Making the news this week is a marble sculpture of the Biblical figure Susanna carved by 19th century German artist Reinhold Begas. The figure, plundered by the Nazis from noted newspaper publisher Rudolf Mosse, who was Jewish and held in the Berlin State Museum, is now going back to the Mosse family. The untold story is the work itself.

The moral of the story

The story of Susanna, told in the Roman Catholic book of Daniel, is about a Hebrew woman in her bath spied on by two elders who threatened to charge her with promiscuity (punishable by death back in the day) if she didn’t have sex with them. She didn’t and was arrested until the false accusation was exposed and the elders were put to death.

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Moral of the story: virtue conquers evil.

Telling the whole story

Many artists have made this story the subject of their work, though usually with the pair of Peeping Toms in the picture, as in Peter Paul Rubens’ painting “Susanna and the Elders” and Francis Bossuit’s ivory carving of the same title. But others, particularly sculptors, have depicted the unclad Susanna as a stand-alone figure with no voyeurs in sight. And without that context, the figure ends up adding a second layer of voyeurism – that of the viewer. Without any allusion to the back story, the sight of Susanna in a state of undress leaves nothing for the viewer to ponder except her nude form.

Embellishing the story

Painter Thomas Hart Benton seemed to push the notion of prurience in his version of “Susanna and the Elders,” even with the inclusion of the ogling men with the addition of pubic hair to the figure and painting himself as one of the oglers.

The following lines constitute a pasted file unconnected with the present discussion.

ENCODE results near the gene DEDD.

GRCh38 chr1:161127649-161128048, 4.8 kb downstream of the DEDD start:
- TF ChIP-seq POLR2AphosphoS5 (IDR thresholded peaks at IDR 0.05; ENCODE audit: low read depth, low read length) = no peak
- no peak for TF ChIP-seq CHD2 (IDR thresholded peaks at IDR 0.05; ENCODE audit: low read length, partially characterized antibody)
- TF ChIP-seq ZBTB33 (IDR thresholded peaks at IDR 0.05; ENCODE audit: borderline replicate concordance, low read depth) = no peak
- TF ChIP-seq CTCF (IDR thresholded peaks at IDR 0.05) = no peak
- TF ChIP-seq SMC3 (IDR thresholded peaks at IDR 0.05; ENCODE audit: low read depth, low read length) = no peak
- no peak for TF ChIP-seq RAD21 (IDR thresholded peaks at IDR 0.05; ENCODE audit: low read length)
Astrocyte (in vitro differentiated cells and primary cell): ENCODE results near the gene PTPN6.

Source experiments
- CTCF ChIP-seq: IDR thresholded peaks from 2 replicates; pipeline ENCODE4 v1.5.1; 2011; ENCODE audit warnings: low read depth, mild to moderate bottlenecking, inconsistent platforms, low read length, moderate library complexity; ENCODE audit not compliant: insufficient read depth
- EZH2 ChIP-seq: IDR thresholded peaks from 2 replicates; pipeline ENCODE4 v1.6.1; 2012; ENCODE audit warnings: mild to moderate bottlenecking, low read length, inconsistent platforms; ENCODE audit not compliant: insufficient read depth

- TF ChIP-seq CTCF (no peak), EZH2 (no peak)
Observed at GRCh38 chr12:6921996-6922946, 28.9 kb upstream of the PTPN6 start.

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The painting so shocked Meyric Rogers, director of the City #Art Museum of St. Louis where it went on display in 1939 that he ordered the painting roped off to keep up close and personal viewing in check. “Much too nude,” he explained.

The end of the story

Benton also caused a stir with his painting “Persephone,” based on the ancient Greek myth that bears similarities to “Susanna.” What you see is a mythological goddess lying nude by a river while an old man (Hades) spies on her behind a tree. Again, Benton put himself in the picture, this time as the god of the underworld. And he further updated the tale by making the old man (him) a farmer and the setting an American farmland. So much for the allegorical nude. The Greek myth is completely lost and all that Benton pictures is an invasion of privacy. The painting so shocked Benton’s employer, the Kansas City Art Institute, that he lost his job over it. Community standards change, but the penal code holds that invasion of privacy is unlawful. Such an invasion in art can look a lot like pornography.